Saturday, December 25, 2010

Irezumi the Art of Japanese Tattoos

Irezumi the Art of Japanese Tattoos
Irezumi the Art of Japanese TattoosJapanese tattoos are referred to in Japanese as irezumi which literally means the insertion of ink under the skin leaving a permanent mark or tattoo. Tattooing in Japan is thought to extend back to at least 10,000 years. The Ainu people, the indigenous people of Japan, are known to have used tattoos for decorative and social purposes for many thousands of years.

At the beginning of the Meiji period (running from around about 1868 to 1912) the Japanese government, wanting to project an image of a modern Japan to the west, outlawed tattoos, and irezumi took on connotations of criminality. Nevertheless, fascinated foreigners went to Japan seeking the skills of tattoo artists, and traditional tattooing continued underground.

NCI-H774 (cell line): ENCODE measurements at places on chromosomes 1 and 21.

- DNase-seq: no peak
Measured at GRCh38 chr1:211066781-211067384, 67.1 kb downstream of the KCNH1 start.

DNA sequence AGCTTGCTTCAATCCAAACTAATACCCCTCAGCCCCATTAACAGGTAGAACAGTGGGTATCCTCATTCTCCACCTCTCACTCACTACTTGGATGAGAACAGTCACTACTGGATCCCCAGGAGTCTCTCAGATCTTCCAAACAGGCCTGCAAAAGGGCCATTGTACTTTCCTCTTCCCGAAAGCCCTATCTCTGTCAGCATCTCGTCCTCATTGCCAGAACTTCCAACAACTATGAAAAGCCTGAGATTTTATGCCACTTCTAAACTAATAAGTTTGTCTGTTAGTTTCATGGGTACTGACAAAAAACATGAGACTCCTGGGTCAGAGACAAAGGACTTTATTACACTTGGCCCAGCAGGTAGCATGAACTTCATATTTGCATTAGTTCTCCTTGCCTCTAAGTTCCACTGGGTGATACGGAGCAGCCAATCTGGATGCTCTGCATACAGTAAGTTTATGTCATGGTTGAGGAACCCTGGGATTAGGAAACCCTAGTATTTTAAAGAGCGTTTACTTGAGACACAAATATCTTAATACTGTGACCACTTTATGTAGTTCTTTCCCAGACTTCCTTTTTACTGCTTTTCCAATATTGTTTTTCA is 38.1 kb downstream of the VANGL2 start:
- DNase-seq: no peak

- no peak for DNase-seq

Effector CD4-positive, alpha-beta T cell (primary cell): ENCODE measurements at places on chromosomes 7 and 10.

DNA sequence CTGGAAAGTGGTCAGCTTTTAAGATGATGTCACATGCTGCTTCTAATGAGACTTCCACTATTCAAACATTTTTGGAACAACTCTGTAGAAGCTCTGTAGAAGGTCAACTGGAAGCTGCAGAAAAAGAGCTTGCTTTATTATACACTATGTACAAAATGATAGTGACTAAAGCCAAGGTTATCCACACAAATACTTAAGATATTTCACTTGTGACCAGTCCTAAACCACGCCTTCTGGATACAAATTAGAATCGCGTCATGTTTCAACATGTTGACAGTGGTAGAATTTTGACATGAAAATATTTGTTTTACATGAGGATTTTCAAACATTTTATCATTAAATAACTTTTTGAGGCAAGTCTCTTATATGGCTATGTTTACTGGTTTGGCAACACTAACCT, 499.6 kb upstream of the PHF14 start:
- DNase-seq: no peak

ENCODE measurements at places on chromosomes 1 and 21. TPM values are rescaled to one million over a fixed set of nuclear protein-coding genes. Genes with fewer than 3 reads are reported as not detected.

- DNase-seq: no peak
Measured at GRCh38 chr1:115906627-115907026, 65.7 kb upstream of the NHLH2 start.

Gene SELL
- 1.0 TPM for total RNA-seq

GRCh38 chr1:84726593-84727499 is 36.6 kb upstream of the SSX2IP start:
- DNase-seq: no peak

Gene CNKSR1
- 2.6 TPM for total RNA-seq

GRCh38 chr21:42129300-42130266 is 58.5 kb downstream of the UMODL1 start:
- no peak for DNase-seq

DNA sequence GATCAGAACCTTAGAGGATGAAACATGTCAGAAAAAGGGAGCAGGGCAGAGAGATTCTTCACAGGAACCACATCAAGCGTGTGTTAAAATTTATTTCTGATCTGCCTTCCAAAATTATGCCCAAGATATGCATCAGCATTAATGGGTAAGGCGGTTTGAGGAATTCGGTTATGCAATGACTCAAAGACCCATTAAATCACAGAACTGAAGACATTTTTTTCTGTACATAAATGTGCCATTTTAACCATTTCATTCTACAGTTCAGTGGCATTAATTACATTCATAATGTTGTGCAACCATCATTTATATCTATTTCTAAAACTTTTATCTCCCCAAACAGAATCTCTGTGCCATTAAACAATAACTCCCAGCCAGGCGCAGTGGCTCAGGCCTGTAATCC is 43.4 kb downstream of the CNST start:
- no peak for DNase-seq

Tattooing was legalized by the occupation forces in 1945, but unfortunately has kept a lot of its association with criminality. For many years, traditional Japanese tattoos were associated with the Yakuza, Japan's notorious mafia, and many businesses in Japan (such as public baths, fitness centers and hot springs) still ban customers with tattoos.

Irezumi the Art of Japanese Tattoos

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